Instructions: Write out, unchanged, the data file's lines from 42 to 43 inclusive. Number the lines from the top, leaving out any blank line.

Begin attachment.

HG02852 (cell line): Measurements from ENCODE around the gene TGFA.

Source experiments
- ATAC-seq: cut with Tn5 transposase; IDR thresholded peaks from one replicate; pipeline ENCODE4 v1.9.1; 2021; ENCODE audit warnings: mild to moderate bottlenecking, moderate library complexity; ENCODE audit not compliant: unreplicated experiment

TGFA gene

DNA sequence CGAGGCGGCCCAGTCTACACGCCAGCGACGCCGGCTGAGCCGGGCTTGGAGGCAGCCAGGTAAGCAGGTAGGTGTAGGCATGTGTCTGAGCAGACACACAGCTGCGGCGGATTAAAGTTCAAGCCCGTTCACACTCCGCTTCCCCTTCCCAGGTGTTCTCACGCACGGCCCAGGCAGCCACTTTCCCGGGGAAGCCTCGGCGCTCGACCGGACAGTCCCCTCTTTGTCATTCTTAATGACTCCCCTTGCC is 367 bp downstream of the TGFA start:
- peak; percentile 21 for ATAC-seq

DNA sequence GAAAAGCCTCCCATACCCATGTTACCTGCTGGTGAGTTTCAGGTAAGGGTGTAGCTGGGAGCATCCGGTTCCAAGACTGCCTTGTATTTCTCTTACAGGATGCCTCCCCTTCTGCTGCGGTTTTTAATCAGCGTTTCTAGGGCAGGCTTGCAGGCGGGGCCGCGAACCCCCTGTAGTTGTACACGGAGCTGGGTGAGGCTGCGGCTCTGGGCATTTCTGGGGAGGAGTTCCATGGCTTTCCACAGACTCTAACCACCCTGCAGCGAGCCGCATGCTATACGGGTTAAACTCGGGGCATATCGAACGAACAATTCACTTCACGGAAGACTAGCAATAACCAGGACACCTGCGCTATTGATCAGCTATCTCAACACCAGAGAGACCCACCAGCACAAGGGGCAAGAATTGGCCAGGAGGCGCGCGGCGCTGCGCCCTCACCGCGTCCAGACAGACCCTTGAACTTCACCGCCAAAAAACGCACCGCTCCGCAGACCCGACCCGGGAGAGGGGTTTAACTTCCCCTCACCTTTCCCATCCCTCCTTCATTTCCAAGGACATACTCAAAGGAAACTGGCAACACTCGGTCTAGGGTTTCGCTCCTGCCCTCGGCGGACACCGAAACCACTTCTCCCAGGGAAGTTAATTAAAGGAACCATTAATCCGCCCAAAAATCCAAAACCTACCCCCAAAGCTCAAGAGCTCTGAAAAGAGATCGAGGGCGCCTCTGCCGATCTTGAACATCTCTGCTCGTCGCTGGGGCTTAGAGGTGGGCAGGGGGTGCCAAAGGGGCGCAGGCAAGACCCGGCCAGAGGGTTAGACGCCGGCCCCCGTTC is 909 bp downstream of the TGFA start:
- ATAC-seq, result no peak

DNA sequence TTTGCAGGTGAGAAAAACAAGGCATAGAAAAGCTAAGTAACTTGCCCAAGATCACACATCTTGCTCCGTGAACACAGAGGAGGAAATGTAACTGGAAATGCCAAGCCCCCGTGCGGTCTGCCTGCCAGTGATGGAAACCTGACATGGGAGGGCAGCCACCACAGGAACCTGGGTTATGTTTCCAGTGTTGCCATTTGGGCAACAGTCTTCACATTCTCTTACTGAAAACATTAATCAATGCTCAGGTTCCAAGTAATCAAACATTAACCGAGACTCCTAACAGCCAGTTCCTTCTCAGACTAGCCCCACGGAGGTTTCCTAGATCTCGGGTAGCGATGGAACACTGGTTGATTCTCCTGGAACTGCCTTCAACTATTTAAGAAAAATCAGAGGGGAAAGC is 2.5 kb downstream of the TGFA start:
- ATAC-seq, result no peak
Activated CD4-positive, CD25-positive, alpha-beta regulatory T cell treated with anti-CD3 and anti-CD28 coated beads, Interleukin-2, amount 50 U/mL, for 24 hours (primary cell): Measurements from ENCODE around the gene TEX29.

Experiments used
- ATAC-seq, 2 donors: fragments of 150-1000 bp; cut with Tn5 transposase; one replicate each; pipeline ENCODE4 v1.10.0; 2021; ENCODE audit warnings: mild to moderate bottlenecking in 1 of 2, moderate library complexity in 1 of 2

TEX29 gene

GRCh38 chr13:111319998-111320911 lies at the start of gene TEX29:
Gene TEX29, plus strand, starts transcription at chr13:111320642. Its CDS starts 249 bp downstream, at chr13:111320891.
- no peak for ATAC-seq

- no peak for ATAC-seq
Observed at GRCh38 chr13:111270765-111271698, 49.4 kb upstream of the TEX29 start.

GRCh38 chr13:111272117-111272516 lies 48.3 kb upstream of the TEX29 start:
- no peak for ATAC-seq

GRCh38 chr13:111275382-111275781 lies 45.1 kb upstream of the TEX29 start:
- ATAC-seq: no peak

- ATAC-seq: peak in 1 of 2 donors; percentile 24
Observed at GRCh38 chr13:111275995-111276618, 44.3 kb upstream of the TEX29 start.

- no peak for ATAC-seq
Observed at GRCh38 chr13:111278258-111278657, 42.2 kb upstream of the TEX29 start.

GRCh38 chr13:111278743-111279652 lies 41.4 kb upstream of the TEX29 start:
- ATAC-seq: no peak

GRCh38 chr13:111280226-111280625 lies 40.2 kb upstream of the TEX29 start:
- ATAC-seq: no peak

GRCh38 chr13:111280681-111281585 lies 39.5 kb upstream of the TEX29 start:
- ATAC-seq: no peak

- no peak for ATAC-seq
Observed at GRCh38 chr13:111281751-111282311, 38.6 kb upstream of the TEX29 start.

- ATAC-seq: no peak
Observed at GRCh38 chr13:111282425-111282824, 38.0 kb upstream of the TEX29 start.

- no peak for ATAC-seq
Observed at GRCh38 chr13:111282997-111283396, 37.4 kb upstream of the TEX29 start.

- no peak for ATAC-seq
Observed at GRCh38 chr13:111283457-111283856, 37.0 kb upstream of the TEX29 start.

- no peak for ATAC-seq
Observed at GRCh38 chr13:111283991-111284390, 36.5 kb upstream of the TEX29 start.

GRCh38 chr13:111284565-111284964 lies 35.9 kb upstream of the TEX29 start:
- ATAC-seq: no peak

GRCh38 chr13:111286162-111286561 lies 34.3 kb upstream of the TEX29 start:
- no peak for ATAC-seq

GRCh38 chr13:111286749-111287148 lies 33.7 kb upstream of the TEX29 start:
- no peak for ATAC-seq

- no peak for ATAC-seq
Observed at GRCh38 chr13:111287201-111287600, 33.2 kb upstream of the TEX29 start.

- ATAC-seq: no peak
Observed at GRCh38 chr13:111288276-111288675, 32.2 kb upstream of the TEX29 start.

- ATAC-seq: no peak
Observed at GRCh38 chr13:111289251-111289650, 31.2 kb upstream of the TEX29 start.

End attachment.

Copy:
- no peak for ATAC-seq
Observed at GRCh38 chr13:111283991-111284390, 36.5 kb upstream of the TEX29 start.